Skip to Content
Business Trends
Author's profile photo Jennifer Scholze

Fixing the Lumbering Lumber Supply Chain

My contractor Monte had good reason to be stressed, having spent much of the current lumber crisis wondering if he could scrape together the right materials to keep his projects moving and his construction business viable without frustrating too many customers along the way. And that meant Monte had little reason to discuss the nuances of the lumber supply chain with me, the oddly inquisitive client who had hired him to build a deck.

The same could be said of Monte’s supplier, Mike, a lumber wholesaler who was contending with similar issues: a confounding lack of timely insight into his supply chain, difficulty providing his customers with clarity around product availability, and as a result, an uncomfortable degree of business uncertainty.

Yet both Monte and Mike were kind enough to answer my questions and feed my supply chain fascination by providing a candid inside perspective on the lumber shortage’s impact on their business, its likely causes and potential pathways for avoiding similar squeezes in the future. It was in the latter area that I could share a bit of insight with them, based on my knowledge of the building materials industry, the workings of its supply chain, and the digital tools that can help resolve issues like these.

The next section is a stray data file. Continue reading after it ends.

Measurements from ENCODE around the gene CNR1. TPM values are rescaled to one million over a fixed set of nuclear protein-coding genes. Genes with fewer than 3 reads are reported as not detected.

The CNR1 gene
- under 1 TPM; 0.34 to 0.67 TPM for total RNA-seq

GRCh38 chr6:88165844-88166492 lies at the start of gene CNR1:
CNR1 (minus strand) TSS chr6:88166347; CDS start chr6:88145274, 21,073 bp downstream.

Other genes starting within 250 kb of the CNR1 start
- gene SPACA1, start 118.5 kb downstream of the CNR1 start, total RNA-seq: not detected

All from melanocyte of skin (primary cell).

To be clear, there is no silver bullet — no single, unilateral solution to the lumber shortage. There are, however, steps that the various segments of the supply chain can take multilaterally, and to some extent collaboratively, to relieve the current bottleneck, reduce the risk of recurring shortages, give people like Mike and Monte more business certainty, and with it, hopefully (and admittedly somewhat selfishly), the materials to finish my stalled deck project.

  1. Network the entire lumber supply chain. “I am extremely pleased with our first quarter results, as our businesses delivered Weyerhaeuser’s highest quarterly Adjusted EBITDA on record despite severe winter weather and supply chain disruptions,” Devin W. Stockfish, Weyerhaeuser’s president and chief executive officer, said this spring in announcing the company’s first-quarter 2021 earnings.